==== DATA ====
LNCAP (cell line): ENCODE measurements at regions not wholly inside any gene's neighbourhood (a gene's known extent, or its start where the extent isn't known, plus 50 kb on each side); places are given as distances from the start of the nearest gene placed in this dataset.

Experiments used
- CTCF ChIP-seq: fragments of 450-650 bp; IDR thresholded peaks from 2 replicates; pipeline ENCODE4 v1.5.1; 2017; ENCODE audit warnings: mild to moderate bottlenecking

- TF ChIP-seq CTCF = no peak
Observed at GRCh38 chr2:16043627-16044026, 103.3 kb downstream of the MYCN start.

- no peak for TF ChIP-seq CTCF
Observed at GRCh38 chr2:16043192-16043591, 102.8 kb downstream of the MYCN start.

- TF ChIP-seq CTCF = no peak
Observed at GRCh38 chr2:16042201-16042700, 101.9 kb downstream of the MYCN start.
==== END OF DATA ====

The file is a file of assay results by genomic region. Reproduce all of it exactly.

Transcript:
LNCAP (cell line): ENCODE measurements at regions not wholly inside any gene's neighbourhood (a gene's known extent, or its start where the extent isn't known, plus 50 kb on each side); places are given as distances from the start of the nearest gene placed in this dataset.

Experiments used
- CTCF ChIP-seq: fragments of 450-650 bp; IDR thresholded peaks from 2 replicates; pipeline ENCODE4 v1.5.1; 2017; ENCODE audit warnings: mild to moderate bottlenecking

- TF ChIP-seq CTCF = no peak
Observed at GRCh38 chr2:16043627-16044026, 103.3 kb downstream of the MYCN start.

- no peak for TF ChIP-seq CTCF
Observed at GRCh38 chr2:16043192-16043591, 102.8 kb downstream of the MYCN start.

- TF ChIP-seq CTCF = no peak
Observed at GRCh38 chr2:16042201-16042700, 101.9 kb downstream of the MYCN start.